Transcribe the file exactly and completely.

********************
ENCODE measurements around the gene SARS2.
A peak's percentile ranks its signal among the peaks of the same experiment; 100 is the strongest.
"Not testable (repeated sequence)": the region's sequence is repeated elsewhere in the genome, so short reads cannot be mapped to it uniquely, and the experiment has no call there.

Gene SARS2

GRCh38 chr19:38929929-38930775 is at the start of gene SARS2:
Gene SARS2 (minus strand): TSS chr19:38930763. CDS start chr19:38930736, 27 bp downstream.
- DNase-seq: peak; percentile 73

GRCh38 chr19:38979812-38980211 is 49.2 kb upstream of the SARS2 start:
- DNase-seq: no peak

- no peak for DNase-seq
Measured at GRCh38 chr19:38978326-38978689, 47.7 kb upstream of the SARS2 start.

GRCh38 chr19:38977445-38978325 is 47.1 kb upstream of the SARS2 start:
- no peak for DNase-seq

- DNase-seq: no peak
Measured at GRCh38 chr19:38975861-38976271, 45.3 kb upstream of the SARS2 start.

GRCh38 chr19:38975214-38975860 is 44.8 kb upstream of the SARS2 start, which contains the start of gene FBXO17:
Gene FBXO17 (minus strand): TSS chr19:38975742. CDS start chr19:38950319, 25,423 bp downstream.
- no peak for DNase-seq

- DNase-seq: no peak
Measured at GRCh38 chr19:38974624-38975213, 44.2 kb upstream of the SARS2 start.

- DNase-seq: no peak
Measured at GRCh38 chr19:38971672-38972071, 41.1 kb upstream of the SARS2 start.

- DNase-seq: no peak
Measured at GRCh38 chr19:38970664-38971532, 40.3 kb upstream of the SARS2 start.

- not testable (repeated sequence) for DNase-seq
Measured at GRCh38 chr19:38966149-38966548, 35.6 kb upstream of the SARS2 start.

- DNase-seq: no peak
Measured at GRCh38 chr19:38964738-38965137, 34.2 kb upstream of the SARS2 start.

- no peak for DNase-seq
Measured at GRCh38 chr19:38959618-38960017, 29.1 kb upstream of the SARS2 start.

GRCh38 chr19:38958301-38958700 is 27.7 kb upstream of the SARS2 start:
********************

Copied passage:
ENCODE measurements around the gene SARS2.
A peak's percentile ranks its signal among the peaks of the same experiment; 100 is the strongest.
"Not testable (repeated sequence)": the region's sequence is repeated elsewhere in the genome, so short reads cannot be mapped to it uniquely, and the experiment has no call there.

Gene SARS2

GRCh38 chr19:38929929-38930775 is at the start of gene SARS2:
Gene SARS2 (minus strand): TSS chr19:38930763. CDS start chr19:38930736, 27 bp downstream.
- DNase-seq: peak; percentile 73

GRCh38 chr19:38979812-38980211 is 49.2 kb upstream of the SARS2 start:
- DNase-seq: no peak

- no peak for DNase-seq
Measured at GRCh38 chr19:38978326-38978689, 47.7 kb upstream of the SARS2 start.

GRCh38 chr19:38977445-38978325 is 47.1 kb upstream of the SARS2 start:
- no peak for DNase-seq

- DNase-seq: no peak
Measured at GRCh38 chr19:38975861-38976271, 45.3 kb upstream of the SARS2 start.

GRCh38 chr19:38975214-38975860 is 44.8 kb upstream of the SARS2 start, which contains the start of gene FBXO17:
Gene FBXO17 (minus strand): TSS chr19:38975742. CDS start chr19:38950319, 25,423 bp downstream.
- no peak for DNase-seq

- DNase-seq: no peak
Measured at GRCh38 chr19:38974624-38975213, 44.2 kb upstream of the SARS2 start.

- DNase-seq: no peak
Measured at GRCh38 chr19:38971672-38972071, 41.1 kb upstream of the SARS2 start.

- DNase-seq: no peak
Measured at GRCh38 chr19:38970664-38971532, 40.3 kb upstream of the SARS2 start.

- not testable (repeated sequence) for DNase-seq
Measured at GRCh38 chr19:38966149-38966548, 35.6 kb upstream of the SARS2 start.

- DNase-seq: no peak
Measured at GRCh38 chr19:38964738-38965137, 34.2 kb upstream of the SARS2 start.

- no peak for DNase-seq
Measured at GRCh38 chr19:38959618-38960017, 29.1 kb upstream of the SARS2 start.

GRCh38 chr19:38958301-38958700 is 27.7 kb upstream of the SARS2 start: